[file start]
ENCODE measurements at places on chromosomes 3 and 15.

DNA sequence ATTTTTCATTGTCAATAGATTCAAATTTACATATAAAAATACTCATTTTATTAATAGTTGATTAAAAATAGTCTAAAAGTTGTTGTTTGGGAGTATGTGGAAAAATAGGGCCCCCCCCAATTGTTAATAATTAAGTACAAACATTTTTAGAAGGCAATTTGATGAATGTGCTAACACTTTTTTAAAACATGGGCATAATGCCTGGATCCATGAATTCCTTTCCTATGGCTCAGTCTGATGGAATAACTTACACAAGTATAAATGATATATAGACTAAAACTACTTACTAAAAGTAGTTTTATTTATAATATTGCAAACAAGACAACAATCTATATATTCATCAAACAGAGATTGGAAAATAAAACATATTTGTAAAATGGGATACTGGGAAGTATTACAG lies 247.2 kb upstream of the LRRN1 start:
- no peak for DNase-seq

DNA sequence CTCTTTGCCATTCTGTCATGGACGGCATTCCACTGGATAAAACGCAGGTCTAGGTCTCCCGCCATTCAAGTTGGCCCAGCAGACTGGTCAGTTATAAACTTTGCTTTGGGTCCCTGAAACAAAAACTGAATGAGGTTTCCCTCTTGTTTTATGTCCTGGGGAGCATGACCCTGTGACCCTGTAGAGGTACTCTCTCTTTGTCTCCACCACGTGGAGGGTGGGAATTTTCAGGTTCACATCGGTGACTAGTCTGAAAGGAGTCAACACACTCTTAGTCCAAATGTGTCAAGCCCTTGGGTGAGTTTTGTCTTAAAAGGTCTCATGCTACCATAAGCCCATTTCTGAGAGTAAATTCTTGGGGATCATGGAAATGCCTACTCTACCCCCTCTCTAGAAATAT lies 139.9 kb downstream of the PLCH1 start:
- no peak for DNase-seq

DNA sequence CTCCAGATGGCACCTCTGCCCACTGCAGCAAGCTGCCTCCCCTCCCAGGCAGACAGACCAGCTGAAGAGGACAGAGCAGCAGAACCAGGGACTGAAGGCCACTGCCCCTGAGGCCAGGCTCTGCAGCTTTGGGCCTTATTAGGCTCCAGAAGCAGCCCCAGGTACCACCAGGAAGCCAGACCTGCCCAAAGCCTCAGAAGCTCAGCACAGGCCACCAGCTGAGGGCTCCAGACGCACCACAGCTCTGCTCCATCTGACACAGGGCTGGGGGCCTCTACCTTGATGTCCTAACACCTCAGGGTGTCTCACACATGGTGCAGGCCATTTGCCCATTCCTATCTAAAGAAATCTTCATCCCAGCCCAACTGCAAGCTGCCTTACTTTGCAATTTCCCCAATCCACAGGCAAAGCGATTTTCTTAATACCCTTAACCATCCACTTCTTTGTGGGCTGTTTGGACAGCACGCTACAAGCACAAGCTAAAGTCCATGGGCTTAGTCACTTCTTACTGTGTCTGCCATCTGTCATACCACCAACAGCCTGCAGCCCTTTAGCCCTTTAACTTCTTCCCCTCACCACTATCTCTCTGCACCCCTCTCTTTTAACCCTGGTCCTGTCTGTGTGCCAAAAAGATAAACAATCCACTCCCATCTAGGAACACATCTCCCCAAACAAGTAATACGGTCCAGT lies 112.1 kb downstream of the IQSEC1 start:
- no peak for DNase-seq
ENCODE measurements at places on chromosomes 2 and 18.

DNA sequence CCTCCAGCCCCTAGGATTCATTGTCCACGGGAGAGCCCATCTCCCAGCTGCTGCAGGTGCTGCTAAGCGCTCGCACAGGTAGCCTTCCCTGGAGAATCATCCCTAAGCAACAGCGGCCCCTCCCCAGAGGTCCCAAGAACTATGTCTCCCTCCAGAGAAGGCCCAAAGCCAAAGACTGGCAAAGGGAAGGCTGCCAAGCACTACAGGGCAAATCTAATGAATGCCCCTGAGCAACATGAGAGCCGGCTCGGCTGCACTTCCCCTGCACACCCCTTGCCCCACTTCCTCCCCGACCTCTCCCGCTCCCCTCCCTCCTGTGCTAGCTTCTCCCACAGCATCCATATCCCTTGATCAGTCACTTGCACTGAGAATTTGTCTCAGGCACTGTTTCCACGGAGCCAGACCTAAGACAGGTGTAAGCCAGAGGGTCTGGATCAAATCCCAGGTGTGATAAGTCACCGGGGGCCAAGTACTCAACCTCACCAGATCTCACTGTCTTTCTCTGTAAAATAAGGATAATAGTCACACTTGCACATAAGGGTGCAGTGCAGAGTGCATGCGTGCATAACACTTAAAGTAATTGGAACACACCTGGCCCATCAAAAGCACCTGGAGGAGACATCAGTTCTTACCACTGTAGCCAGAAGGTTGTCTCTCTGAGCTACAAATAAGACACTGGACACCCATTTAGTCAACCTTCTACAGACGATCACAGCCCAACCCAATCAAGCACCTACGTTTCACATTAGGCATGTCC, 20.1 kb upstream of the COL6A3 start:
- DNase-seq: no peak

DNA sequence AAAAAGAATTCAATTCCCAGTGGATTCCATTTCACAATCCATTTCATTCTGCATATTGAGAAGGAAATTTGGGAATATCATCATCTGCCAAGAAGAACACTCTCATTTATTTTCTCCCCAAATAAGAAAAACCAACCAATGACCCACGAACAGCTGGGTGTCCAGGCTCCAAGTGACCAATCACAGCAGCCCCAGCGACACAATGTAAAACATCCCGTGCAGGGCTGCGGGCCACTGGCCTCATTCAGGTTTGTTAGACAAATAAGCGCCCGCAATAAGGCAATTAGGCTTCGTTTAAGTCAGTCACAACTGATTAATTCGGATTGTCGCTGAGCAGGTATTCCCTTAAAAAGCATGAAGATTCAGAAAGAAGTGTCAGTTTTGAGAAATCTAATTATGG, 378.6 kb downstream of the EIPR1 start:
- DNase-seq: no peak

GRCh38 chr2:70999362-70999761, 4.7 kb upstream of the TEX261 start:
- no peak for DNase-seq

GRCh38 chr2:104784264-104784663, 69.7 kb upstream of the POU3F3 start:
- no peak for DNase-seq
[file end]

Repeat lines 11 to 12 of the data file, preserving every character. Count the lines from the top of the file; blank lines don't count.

DNA sequence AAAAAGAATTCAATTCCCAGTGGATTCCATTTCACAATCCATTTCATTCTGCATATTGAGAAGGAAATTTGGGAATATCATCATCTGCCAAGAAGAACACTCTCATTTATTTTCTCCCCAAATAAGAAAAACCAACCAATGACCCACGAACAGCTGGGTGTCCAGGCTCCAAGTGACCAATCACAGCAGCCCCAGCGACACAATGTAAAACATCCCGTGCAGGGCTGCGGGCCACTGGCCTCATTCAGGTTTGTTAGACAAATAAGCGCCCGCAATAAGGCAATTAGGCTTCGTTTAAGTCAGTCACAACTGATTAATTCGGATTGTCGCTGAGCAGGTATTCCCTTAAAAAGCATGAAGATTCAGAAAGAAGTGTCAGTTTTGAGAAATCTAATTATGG, 378.6 kb downstream of the EIPR1 start:
- DNase-seq: no peak